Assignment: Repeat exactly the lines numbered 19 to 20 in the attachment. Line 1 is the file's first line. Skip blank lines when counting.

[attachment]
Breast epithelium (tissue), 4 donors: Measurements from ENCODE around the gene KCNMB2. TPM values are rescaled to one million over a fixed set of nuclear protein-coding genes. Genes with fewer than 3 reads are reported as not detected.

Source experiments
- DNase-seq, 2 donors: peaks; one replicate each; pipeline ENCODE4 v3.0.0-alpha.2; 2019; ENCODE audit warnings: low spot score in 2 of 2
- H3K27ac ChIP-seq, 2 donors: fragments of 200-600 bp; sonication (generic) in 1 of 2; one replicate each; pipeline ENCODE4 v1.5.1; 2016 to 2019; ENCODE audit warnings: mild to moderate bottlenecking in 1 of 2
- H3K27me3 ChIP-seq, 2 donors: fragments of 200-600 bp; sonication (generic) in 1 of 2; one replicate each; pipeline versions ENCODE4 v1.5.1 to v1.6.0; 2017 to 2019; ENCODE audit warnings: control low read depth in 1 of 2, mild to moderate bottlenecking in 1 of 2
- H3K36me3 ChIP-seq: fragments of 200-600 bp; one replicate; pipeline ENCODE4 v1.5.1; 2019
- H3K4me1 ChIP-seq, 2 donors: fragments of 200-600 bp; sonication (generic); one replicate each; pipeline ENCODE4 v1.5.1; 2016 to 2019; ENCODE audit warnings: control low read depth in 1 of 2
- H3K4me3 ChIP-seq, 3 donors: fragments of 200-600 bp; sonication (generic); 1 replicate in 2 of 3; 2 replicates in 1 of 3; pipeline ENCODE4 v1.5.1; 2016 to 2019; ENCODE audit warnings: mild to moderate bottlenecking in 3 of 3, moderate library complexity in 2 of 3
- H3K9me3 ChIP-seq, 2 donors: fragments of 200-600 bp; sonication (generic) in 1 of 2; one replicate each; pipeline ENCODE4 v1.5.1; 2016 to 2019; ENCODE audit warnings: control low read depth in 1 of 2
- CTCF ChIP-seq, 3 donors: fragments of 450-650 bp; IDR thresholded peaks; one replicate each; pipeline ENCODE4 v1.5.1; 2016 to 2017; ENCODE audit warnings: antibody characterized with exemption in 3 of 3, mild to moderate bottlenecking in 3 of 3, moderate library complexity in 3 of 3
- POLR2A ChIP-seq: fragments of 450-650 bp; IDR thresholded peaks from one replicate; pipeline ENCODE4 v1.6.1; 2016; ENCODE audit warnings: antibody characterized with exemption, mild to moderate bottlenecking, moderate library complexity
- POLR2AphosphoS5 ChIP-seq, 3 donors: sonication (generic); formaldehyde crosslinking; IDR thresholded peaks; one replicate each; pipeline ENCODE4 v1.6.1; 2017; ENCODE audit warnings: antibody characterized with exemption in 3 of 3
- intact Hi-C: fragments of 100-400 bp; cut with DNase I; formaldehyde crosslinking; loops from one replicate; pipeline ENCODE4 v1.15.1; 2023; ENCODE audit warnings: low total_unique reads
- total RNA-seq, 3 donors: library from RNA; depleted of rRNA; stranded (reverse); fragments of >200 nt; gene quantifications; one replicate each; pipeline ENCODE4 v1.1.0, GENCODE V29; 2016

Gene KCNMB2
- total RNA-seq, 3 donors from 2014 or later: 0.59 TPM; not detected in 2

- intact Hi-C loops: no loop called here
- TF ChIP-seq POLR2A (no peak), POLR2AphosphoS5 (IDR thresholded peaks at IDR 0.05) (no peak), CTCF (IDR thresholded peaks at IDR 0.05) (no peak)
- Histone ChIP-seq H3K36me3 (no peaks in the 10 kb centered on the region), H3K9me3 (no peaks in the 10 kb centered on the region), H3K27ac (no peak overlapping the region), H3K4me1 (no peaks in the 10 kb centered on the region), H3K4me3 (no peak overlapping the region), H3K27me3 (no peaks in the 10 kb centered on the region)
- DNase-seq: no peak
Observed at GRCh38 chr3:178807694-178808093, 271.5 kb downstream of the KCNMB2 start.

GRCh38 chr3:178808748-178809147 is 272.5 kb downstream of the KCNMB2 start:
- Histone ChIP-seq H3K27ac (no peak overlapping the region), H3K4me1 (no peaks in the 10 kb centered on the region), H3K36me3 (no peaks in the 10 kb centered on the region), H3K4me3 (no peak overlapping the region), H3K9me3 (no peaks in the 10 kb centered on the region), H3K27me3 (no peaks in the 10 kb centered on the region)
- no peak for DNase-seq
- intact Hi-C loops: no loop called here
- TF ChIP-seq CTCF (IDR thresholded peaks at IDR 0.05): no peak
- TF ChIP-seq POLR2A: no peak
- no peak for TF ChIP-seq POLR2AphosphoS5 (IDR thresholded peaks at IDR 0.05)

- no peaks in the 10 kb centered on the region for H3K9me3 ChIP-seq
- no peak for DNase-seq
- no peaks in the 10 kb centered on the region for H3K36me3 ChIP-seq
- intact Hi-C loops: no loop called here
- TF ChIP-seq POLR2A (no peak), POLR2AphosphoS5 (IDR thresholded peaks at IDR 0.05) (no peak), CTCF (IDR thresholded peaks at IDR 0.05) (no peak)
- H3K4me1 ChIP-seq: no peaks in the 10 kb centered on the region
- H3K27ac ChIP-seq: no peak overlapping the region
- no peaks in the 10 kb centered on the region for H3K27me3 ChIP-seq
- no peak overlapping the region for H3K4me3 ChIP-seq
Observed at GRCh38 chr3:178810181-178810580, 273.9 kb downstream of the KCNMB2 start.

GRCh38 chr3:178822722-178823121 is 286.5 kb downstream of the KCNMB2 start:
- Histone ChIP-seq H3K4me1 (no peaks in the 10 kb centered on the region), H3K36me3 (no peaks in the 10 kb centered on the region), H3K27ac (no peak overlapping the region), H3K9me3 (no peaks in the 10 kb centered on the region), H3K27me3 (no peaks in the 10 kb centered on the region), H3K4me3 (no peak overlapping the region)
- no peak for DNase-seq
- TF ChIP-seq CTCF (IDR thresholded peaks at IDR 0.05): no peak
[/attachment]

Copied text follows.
- Histone ChIP-seq H3K36me3 (no peaks in the 10 kb centered on the region), H3K9me3 (no peaks in the 10 kb centered on the region), H3K27ac (no peak overlapping the region), H3K4me1 (no peaks in the 10 kb centered on the region), H3K4me3 (no peak overlapping the region), H3K27me3 (no peaks in the 10 kb centered on the region)
- DNase-seq: no peak